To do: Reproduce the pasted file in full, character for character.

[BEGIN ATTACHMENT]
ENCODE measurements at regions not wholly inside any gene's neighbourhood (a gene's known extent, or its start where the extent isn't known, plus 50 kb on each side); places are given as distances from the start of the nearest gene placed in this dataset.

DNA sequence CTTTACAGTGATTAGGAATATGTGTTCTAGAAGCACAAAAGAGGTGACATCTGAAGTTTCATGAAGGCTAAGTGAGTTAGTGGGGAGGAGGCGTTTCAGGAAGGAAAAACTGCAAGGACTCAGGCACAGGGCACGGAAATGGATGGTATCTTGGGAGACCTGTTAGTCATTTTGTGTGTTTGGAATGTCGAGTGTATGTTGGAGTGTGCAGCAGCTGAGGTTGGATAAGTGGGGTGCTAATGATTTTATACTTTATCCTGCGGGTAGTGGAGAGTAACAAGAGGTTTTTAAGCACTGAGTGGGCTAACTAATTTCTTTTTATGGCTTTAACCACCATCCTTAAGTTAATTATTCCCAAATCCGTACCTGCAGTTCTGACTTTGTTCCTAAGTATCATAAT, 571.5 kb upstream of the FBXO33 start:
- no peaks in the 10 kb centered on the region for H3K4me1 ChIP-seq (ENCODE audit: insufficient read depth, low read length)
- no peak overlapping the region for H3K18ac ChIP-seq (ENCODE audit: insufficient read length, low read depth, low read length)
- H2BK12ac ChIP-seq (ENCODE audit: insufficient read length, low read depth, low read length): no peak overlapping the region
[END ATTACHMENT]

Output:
ENCODE measurements at regions not wholly inside any gene's neighbourhood (a gene's known extent, or its start where the extent isn't known, plus 50 kb on each side); places are given as distances from the start of the nearest gene placed in this dataset.

DNA sequence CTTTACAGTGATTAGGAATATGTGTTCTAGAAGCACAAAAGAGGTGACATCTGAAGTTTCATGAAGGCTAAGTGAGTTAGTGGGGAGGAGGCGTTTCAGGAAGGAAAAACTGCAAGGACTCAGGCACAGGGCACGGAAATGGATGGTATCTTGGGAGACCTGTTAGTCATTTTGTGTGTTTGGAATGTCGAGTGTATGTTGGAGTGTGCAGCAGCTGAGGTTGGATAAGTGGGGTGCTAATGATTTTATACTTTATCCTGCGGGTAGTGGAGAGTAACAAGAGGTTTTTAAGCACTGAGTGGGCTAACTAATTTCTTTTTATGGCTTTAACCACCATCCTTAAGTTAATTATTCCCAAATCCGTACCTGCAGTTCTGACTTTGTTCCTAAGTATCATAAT, 571.5 kb upstream of the FBXO33 start:
- no peaks in the 10 kb centered on the region for H3K4me1 ChIP-seq (ENCODE audit: insufficient read depth, low read length)
- no peak overlapping the region for H3K18ac ChIP-seq (ENCODE audit: insufficient read length, low read depth, low read length)
- H2BK12ac ChIP-seq (ENCODE audit: insufficient read length, low read depth, low read length): no peak overlapping the region